Minnesota Estate and Gift Tax Law Changes
Minnesota Governor Mark Dayton signed an Omnibus Tax Bill (HF 677) into law on May 23, 2013 that creates a new Minnesota Gift Tax and makes major changes to the Minnesota Estate Tax. As of 2012, Minnesota was one of only 16 states and the District of Columbia to impose an estate tax, two of which expire during 2013 (Ohio for deaths after 12/31/12 and Delaware for deaths after 6/30/2013). Minnesota is now only the second state, along with Connecticut, to impose a gift tax. These changes, along with the increased Minnesota individual income tax rates, may cause some higher net worth taxpayers to reconsider their Minnesota residency as part of their estate plan.
MINNESOTA GIFT TAX (effective for gifts after 6/30/2013):
Minnesota follows the federal definition of a taxable gift, therefore, certain gifts are not subject to the Minnesota Gift Tax including:
- Annual Exclusion Gifts ($14,000 for 2013)
- Gifts to Spouses
- Charitable Gifts
- Qualified transfers including amounts paid on behalf of an individual as tuition to an educational organization or for medical purposes
The gift tax is imposed on gifts made by any individual Minnesota resident or nonresident owning property located in Minnesota (both real and tangible personal property) at the rate of 10% of the taxable gift. Taxable gifts exclude the following transfers:
- Real Property located outside of Minnesota
- Tangible Personal Property that is normally kept outside of Minnesota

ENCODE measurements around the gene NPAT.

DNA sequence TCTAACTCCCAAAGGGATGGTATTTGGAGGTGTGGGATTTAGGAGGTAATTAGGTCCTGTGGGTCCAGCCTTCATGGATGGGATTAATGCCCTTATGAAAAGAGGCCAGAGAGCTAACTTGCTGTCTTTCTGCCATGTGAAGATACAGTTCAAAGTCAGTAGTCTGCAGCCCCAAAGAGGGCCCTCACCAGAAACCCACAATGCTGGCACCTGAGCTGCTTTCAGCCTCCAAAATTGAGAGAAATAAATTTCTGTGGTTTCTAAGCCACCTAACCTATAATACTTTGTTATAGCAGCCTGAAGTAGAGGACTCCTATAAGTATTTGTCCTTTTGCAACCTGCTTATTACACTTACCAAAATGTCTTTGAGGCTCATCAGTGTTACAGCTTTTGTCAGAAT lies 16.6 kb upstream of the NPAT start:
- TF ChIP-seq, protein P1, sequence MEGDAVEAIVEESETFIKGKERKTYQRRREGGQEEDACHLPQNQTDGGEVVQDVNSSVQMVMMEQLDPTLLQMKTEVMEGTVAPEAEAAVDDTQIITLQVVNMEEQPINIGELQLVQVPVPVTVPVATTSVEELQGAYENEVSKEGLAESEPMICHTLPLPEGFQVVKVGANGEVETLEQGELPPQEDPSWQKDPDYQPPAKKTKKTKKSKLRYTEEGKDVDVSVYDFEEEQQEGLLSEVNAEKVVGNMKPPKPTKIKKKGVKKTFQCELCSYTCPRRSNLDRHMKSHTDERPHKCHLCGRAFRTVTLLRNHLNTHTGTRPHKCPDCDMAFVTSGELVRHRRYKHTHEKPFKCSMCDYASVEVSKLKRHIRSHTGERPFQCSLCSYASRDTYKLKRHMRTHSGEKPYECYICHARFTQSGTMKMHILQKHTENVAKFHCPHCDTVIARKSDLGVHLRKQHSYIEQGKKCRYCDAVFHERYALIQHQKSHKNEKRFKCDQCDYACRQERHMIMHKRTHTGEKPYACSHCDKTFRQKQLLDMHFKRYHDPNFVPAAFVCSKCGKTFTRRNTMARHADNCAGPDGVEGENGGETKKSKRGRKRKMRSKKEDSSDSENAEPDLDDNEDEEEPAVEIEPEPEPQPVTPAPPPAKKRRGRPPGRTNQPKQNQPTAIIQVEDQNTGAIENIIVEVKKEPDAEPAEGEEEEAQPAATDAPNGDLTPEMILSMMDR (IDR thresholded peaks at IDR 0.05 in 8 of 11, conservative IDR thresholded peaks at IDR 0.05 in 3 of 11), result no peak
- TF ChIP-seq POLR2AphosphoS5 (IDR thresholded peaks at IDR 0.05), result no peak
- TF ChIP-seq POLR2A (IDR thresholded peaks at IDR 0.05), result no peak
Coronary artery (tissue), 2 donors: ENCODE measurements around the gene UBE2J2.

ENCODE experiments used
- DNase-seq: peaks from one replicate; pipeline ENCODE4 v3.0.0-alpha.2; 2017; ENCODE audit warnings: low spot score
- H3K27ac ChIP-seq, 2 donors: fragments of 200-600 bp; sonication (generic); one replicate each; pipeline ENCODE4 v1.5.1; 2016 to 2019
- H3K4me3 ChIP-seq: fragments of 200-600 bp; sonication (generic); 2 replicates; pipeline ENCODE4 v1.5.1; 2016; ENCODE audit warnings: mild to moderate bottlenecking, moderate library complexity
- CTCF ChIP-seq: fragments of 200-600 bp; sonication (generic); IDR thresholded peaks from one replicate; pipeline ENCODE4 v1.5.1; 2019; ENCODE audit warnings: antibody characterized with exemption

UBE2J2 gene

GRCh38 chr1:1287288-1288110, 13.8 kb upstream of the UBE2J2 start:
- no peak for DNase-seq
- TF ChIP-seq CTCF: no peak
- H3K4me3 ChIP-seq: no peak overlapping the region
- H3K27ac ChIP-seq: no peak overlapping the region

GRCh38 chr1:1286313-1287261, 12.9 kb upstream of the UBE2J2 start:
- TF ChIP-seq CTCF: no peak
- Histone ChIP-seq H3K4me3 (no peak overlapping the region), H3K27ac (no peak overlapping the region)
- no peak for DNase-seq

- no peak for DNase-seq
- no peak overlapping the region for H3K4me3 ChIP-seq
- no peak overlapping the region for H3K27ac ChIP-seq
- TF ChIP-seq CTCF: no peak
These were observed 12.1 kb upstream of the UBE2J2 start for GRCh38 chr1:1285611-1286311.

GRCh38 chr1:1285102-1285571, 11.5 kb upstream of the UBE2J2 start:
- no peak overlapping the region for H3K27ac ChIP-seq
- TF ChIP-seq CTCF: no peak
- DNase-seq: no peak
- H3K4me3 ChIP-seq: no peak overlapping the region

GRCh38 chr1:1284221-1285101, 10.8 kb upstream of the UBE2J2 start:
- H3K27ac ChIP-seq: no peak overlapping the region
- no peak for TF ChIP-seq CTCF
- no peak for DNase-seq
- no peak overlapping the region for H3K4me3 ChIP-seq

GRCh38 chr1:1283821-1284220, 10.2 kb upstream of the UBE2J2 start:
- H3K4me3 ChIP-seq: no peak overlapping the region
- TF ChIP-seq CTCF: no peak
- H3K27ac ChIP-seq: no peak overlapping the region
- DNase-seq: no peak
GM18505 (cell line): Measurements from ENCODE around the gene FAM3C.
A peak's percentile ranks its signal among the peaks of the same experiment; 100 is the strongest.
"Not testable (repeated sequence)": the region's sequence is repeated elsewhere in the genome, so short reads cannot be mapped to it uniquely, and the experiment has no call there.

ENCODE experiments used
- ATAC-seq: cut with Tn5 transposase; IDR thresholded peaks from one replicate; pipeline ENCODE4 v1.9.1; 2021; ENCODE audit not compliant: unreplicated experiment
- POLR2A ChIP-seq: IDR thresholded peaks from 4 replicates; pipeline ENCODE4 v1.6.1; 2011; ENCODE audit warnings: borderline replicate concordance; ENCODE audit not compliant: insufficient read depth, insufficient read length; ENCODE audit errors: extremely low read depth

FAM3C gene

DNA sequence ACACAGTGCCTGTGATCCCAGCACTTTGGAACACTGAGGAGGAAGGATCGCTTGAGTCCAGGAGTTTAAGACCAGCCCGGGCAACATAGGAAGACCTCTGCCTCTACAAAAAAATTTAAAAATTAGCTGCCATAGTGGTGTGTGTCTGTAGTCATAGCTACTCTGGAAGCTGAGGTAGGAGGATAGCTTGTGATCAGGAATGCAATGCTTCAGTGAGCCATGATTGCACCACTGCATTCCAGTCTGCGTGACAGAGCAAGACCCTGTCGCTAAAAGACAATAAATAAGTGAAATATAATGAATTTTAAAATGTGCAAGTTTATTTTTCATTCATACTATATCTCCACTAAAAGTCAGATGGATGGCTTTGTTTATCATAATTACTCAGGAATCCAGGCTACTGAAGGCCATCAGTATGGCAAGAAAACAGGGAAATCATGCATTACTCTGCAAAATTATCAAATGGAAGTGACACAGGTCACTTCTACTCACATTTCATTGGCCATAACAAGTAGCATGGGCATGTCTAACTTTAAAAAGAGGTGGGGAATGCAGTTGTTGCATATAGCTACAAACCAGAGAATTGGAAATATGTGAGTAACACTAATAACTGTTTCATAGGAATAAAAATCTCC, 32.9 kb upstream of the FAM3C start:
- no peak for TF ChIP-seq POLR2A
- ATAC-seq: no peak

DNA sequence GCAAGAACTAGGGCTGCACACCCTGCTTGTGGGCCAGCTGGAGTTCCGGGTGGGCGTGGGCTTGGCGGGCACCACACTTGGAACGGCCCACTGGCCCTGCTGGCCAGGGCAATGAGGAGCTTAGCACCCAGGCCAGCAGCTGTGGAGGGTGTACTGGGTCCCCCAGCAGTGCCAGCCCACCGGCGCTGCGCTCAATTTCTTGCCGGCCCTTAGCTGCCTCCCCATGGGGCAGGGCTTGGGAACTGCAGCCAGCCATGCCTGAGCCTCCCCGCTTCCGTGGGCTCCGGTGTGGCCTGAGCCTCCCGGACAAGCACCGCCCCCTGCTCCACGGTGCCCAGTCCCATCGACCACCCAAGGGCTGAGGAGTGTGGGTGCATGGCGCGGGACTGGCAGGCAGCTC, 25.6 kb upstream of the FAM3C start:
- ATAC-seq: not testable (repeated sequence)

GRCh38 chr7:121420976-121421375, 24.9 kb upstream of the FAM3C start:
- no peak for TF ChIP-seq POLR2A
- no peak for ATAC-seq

- Intangible Personal Property by a Minnesota nonresident
Minnesota allows for a Lifetime Credit equal to $100,000 against the Minnesota Gift Tax, which equates to a lifetime exemption of $1,000,000 against it (not scheduled to adjust for inflation).
MINNESOTA ESTATE TAX (effective for estates of decedents dying after 12/31/2012):
Estate Tax Return Filing Requirements:
Prior law required the filing of a Minnesota Estate Tax Return if a Federal Estate Return was required or if the federal gross estate exceeded $1,000,000. Minnesota has amended the filing requirements to include federal adjusted taxable gifts made within three years of the date of the decedent’s death when determining if the estate exceeds $1,000,000.
Pass-Through Entities owning Real or Tangible Personal Property located in Minnesota:
Under the new Minnesota law, the owner of an interest in a pass-through entity with assets that include real or tangible personal property will be considered the owner of the property as if the pass-through entity did not exist. The ownership of the property is attributed to the decedent in proportion to the decedent’s capital ownership of the pass-through entity. Pass-through entities include S Corporations, entities taxed as Partnerships, Single Member LLCs and Trusts includable in a decedent’s federal gross estate (Revocable Trusts).
If you have any questions regarding the recent changes to the Minnesota Estate and Gift Tax laws or would like to discuss how these or other changes may affect your current personal estate tax plan, please contact our office.